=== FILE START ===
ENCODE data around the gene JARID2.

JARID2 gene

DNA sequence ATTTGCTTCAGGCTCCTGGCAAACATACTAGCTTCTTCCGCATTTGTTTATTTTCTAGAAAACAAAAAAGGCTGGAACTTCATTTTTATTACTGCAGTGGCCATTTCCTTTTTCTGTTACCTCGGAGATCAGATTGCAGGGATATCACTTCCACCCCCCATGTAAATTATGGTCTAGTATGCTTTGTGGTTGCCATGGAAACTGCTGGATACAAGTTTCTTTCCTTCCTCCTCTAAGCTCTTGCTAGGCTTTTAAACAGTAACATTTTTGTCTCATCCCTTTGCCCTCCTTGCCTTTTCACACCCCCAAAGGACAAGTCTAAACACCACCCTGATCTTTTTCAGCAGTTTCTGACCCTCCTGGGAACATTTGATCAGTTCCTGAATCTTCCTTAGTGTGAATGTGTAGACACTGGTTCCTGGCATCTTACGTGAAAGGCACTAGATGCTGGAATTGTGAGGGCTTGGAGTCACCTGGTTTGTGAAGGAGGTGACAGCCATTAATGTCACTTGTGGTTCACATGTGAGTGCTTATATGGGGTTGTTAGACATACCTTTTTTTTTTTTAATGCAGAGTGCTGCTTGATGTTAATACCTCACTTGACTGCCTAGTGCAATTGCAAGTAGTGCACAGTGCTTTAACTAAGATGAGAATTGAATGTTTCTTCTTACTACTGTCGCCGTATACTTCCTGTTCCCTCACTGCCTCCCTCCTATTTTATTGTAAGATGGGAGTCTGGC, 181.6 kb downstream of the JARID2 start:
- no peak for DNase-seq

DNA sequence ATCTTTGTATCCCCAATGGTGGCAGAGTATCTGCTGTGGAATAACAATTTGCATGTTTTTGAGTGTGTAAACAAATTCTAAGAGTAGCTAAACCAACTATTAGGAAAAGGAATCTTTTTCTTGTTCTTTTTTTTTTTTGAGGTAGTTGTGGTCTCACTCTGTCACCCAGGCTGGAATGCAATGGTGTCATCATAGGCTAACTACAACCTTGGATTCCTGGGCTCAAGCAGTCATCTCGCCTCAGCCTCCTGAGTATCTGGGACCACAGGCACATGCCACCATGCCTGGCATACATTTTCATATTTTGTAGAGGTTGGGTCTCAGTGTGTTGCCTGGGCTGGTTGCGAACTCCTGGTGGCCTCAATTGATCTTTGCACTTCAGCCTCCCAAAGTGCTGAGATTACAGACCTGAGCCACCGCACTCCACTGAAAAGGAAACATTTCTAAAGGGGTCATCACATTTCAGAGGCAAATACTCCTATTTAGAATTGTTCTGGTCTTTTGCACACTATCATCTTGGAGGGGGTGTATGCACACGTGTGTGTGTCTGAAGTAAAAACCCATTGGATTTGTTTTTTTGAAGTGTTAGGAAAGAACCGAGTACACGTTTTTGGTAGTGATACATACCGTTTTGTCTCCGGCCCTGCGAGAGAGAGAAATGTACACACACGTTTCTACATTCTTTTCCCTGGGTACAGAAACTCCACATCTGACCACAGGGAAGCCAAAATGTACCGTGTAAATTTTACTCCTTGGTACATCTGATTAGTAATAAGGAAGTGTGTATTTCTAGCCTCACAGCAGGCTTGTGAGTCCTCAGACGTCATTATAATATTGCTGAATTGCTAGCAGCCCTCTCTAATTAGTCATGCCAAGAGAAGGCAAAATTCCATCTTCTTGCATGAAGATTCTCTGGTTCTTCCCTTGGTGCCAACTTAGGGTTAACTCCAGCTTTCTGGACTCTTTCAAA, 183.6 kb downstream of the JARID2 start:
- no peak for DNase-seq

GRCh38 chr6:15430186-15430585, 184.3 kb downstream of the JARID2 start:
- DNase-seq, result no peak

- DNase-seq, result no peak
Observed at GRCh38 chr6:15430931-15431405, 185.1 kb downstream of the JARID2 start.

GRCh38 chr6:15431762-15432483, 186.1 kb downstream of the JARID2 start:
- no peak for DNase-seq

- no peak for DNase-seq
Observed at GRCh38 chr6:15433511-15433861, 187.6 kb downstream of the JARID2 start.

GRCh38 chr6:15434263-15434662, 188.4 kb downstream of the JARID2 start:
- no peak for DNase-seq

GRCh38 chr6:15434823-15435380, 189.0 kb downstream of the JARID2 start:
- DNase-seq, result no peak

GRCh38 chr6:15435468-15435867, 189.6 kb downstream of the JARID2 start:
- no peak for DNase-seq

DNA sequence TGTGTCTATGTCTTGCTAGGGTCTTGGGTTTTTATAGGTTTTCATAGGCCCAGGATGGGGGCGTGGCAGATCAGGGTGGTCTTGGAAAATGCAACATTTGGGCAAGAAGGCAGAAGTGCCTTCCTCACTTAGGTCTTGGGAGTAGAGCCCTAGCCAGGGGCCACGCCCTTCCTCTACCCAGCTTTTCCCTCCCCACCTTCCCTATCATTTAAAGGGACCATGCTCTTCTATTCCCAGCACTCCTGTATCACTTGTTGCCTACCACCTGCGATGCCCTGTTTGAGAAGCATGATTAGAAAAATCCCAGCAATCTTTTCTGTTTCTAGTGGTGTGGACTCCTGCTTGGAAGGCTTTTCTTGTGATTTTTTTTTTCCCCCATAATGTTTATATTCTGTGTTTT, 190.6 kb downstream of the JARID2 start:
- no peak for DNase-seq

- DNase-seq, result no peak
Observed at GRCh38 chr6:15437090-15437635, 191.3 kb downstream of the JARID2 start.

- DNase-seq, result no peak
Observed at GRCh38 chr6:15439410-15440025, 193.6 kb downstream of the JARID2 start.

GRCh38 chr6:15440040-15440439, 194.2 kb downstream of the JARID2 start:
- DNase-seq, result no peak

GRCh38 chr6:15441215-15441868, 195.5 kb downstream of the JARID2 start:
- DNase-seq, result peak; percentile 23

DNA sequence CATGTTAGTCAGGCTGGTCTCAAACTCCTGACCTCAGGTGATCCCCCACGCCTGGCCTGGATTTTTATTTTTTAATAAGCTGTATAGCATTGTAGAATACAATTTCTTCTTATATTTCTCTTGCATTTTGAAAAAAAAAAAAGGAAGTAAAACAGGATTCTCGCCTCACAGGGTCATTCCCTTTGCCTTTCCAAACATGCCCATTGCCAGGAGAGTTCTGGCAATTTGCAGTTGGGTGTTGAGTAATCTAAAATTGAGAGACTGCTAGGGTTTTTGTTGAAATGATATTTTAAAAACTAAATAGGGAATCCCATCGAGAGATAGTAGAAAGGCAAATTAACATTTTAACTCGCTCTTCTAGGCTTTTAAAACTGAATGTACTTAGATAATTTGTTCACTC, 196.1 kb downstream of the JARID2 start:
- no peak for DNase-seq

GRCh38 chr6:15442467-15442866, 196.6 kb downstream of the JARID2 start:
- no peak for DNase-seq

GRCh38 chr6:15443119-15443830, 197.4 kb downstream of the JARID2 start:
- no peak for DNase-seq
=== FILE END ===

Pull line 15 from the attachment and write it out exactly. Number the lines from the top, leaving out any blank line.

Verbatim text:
GRCh38 chr6:15434263-15434662, 188.4 kb downstream of the JARID2 start: